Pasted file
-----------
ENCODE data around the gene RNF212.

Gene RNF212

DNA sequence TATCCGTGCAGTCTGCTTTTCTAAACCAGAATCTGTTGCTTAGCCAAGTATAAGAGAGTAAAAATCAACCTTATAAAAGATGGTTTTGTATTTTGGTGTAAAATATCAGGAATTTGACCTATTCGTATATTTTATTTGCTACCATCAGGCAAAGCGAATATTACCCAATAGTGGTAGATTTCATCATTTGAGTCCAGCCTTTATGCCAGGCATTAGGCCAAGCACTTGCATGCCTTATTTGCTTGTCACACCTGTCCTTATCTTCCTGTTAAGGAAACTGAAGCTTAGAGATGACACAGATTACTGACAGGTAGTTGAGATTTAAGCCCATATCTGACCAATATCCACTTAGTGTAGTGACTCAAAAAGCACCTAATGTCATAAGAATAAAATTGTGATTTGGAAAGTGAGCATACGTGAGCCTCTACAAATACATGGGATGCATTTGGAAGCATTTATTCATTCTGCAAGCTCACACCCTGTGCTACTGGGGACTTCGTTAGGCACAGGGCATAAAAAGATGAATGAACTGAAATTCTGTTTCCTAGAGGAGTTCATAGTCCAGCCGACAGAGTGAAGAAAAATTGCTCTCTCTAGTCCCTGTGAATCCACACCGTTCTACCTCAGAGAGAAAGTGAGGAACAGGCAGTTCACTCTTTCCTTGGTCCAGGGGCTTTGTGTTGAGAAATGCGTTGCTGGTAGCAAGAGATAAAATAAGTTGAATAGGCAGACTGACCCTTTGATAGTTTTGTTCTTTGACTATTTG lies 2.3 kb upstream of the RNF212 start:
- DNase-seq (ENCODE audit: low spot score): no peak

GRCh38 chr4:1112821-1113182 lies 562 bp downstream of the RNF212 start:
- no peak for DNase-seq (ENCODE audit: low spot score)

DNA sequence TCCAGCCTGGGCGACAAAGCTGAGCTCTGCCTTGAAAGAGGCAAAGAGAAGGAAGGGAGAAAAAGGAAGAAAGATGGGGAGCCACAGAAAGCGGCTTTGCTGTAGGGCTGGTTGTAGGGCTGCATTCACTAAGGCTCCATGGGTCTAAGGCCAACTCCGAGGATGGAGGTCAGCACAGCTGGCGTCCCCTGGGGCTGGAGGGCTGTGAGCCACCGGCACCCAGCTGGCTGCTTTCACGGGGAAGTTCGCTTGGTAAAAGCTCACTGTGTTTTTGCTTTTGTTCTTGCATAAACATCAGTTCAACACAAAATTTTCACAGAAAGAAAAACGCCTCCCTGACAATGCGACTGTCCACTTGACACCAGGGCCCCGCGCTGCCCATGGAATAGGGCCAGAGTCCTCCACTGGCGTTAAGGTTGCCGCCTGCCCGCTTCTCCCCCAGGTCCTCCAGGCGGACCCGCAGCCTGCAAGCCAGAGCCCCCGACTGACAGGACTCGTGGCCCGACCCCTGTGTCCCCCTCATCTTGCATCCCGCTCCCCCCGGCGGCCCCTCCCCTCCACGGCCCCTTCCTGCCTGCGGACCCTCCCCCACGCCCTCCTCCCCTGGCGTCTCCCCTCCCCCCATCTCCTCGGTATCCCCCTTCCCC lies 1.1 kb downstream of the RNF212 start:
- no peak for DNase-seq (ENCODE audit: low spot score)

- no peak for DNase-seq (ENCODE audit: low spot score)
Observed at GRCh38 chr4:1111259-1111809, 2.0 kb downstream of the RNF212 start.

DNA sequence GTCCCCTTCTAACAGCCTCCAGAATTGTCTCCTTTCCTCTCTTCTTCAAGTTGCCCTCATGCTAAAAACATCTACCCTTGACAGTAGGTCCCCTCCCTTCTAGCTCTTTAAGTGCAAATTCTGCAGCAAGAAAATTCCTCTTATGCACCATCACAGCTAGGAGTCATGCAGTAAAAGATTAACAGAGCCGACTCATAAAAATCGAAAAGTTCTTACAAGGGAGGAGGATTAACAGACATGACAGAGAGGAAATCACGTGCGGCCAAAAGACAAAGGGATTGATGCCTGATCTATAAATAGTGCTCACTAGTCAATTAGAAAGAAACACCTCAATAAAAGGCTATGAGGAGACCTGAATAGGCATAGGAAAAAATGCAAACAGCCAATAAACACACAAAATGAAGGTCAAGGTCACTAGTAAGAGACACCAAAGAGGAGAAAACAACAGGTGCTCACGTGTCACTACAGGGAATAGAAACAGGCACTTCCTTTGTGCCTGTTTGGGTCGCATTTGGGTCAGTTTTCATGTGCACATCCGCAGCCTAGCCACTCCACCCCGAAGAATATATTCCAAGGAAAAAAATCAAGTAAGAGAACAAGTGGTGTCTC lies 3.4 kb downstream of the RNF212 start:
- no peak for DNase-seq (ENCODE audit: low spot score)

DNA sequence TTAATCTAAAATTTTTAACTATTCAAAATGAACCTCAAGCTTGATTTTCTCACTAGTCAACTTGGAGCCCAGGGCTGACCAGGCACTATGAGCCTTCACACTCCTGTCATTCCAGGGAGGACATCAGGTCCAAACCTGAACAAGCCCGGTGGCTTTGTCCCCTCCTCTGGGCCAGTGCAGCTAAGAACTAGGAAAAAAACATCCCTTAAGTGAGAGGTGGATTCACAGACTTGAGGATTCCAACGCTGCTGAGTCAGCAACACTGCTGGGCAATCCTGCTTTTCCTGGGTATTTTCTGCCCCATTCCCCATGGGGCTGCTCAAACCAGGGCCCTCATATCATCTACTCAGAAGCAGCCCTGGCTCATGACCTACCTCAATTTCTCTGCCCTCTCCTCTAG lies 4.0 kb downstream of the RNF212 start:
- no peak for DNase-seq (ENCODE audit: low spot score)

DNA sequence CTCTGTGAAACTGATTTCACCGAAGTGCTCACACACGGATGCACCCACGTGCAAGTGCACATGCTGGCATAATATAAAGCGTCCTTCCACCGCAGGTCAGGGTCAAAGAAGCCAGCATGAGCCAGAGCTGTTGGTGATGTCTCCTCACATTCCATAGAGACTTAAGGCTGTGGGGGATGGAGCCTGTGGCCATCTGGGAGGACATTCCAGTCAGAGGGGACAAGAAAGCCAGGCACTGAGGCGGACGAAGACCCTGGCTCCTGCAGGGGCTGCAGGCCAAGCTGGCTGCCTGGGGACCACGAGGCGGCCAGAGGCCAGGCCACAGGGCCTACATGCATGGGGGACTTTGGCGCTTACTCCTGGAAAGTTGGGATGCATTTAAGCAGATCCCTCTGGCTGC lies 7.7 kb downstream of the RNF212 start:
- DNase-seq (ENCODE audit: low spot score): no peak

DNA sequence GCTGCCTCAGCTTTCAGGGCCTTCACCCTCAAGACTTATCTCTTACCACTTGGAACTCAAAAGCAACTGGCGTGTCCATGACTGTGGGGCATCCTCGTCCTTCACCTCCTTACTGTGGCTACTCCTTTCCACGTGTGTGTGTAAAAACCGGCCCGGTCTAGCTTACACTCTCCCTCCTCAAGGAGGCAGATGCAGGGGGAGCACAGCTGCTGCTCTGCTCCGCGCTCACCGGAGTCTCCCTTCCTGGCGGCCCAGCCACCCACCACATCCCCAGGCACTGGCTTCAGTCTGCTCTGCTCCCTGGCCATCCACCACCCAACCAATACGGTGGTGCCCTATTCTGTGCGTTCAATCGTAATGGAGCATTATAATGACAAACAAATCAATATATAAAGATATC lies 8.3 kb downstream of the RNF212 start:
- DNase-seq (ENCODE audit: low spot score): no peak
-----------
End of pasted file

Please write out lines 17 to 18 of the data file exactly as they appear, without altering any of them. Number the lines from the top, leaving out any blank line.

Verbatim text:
DNA sequence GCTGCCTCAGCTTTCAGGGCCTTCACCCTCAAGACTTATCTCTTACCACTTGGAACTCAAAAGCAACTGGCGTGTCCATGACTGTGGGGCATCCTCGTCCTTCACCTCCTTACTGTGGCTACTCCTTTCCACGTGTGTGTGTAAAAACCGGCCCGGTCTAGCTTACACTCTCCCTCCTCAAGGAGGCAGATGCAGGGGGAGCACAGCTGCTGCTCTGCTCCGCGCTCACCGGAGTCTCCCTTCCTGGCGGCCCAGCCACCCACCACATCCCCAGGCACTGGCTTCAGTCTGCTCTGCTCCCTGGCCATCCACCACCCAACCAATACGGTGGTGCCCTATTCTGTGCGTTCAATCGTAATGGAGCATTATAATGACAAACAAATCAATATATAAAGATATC lies 8.3 kb downstream of the RNF212 start:
- DNase-seq (ENCODE audit: low spot score): no peak